Hypertension in blacks is such a serious health problem that treatment thresholds should be lowered and providers should quickly move to multidrug therapy to keep BP comfortably below the thresholds.

These recommendations are presented in a new consensus statement from the International Society on Hypertension in Blacks (ISHIB), published in the journal Hypertension. The updated statement draws on data from clinical trials that have become available since the group’s 2003 recommendations.

The ISHIB statement divides patients into two risk strata: (1) In primary prevention, BP consistently <135/85 mm Hg is recommended for individuals with elevated BP without target organ damage, preclinical cardiovascular disease (CVD), or overt cardiovascular disease; (2) in secondary prevention, BP consistently <130/80 is recommended for individuals with target organ damage, preclinical CVD, and/or a history of CVD.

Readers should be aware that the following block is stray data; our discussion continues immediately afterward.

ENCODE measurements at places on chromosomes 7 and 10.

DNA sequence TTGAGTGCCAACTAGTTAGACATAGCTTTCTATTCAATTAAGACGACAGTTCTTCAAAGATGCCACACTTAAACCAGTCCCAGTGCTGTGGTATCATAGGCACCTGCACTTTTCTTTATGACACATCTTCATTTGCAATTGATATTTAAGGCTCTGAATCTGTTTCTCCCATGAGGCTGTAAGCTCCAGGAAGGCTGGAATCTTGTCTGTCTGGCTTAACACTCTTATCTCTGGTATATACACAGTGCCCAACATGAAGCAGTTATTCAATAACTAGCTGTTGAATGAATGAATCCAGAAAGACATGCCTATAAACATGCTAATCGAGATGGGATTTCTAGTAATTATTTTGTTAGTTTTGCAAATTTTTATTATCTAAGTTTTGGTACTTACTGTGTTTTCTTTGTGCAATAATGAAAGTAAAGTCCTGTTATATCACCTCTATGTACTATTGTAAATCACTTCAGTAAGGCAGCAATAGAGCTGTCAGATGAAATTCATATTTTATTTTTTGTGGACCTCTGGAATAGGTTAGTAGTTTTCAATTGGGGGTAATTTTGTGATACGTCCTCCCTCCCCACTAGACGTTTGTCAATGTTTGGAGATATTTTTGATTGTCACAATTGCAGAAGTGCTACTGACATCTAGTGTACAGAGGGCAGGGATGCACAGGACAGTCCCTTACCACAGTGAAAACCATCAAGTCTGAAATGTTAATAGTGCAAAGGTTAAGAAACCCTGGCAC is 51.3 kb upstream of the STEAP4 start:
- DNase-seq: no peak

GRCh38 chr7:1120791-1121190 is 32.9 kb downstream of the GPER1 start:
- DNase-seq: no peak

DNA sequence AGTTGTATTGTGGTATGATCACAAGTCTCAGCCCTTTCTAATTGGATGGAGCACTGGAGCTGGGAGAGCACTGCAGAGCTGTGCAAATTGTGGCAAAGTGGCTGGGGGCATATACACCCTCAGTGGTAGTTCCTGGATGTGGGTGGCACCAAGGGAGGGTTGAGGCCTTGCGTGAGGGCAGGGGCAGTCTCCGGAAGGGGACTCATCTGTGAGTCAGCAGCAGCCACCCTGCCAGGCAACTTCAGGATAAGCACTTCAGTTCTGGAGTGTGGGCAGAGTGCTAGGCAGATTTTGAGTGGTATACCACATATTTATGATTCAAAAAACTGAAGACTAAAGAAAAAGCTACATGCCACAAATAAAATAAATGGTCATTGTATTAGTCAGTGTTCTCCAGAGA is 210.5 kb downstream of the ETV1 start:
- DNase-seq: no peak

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The ISHIB prefers monotherapy with a diuretic or calcium channel blocker (CCB) when BP rises ≥10 mm Hg above target levels. When BP increases >15/10 mm Hg above target, the group advises the use of two-drug therapy with either a CCB plus a renin-angiotensin system (RAS) blocker, or—in edematous and/or volume overload states—with a thiazide diuretic plus an RAS blocker. The consensus statement describes effective multidrug combinations through four drugs. The adoption of comprehensive lifestyle modifications to lower BP when the reading reaches or exceeds 115/75 is also recommended.